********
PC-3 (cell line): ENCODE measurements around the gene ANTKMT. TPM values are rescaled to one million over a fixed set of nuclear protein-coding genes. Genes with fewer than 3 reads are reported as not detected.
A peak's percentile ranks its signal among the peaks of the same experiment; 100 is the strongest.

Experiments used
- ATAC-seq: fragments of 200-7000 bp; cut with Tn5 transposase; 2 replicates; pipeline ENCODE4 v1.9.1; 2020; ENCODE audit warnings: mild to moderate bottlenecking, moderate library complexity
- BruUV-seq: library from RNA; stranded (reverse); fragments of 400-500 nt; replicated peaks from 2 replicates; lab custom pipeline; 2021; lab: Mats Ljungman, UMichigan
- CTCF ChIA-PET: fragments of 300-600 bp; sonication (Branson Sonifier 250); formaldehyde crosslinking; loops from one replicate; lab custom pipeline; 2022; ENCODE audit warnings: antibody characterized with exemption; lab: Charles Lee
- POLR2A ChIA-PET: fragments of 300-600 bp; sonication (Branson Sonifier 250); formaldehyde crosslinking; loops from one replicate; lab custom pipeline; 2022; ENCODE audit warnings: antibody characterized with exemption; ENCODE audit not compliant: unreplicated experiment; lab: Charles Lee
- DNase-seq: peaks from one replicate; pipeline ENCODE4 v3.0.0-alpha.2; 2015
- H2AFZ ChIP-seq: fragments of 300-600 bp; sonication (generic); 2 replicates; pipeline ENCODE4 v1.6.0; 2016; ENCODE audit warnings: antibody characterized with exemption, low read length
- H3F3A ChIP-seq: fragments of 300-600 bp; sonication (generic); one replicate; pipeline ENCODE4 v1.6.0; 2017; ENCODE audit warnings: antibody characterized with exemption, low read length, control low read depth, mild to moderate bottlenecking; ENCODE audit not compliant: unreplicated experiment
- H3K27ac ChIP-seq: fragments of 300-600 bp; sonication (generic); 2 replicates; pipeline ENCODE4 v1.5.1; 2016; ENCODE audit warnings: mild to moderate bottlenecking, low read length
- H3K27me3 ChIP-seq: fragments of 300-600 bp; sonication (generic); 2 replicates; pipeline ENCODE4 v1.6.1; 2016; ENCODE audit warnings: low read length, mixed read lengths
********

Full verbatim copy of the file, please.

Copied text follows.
PC-3 (cell line): ENCODE measurements around the gene ANTKMT. TPM values are rescaled to one million over a fixed set of nuclear protein-coding genes. Genes with fewer than 3 reads are reported as not detected.
A peak's percentile ranks its signal among the peaks of the same experiment; 100 is the strongest.

Experiments used
- ATAC-seq: fragments of 200-7000 bp; cut with Tn5 transposase; 2 replicates; pipeline ENCODE4 v1.9.1; 2020; ENCODE audit warnings: mild to moderate bottlenecking, moderate library complexity
- BruUV-seq: library from RNA; stranded (reverse); fragments of 400-500 nt; replicated peaks from 2 replicates; lab custom pipeline; 2021; lab: Mats Ljungman, UMichigan
- CTCF ChIA-PET: fragments of 300-600 bp; sonication (Branson Sonifier 250); formaldehyde crosslinking; loops from one replicate; lab custom pipeline; 2022; ENCODE audit warnings: antibody characterized with exemption; lab: Charles Lee
- POLR2A ChIA-PET: fragments of 300-600 bp; sonication (Branson Sonifier 250); formaldehyde crosslinking; loops from one replicate; lab custom pipeline; 2022; ENCODE audit warnings: antibody characterized with exemption; ENCODE audit not compliant: unreplicated experiment; lab: Charles Lee
- DNase-seq: peaks from one replicate; pipeline ENCODE4 v3.0.0-alpha.2; 2015
- H2AFZ ChIP-seq: fragments of 300-600 bp; sonication (generic); 2 replicates; pipeline ENCODE4 v1.6.0; 2016; ENCODE audit warnings: antibody characterized with exemption, low read length
- H3F3A ChIP-seq: fragments of 300-600 bp; sonication (generic); one replicate; pipeline ENCODE4 v1.6.0; 2017; ENCODE audit warnings: antibody characterized with exemption, low read length, control low read depth, mild to moderate bottlenecking; ENCODE audit not compliant: unreplicated experiment
- H3K27ac ChIP-seq: fragments of 300-600 bp; sonication (generic); 2 replicates; pipeline ENCODE4 v1.5.1; 2016; ENCODE audit warnings: mild to moderate bottlenecking, low read length
- H3K27me3 ChIP-seq: fragments of 300-600 bp; sonication (generic); 2 replicates; pipeline ENCODE4 v1.6.1; 2016; ENCODE audit warnings: low read length, mixed read lengths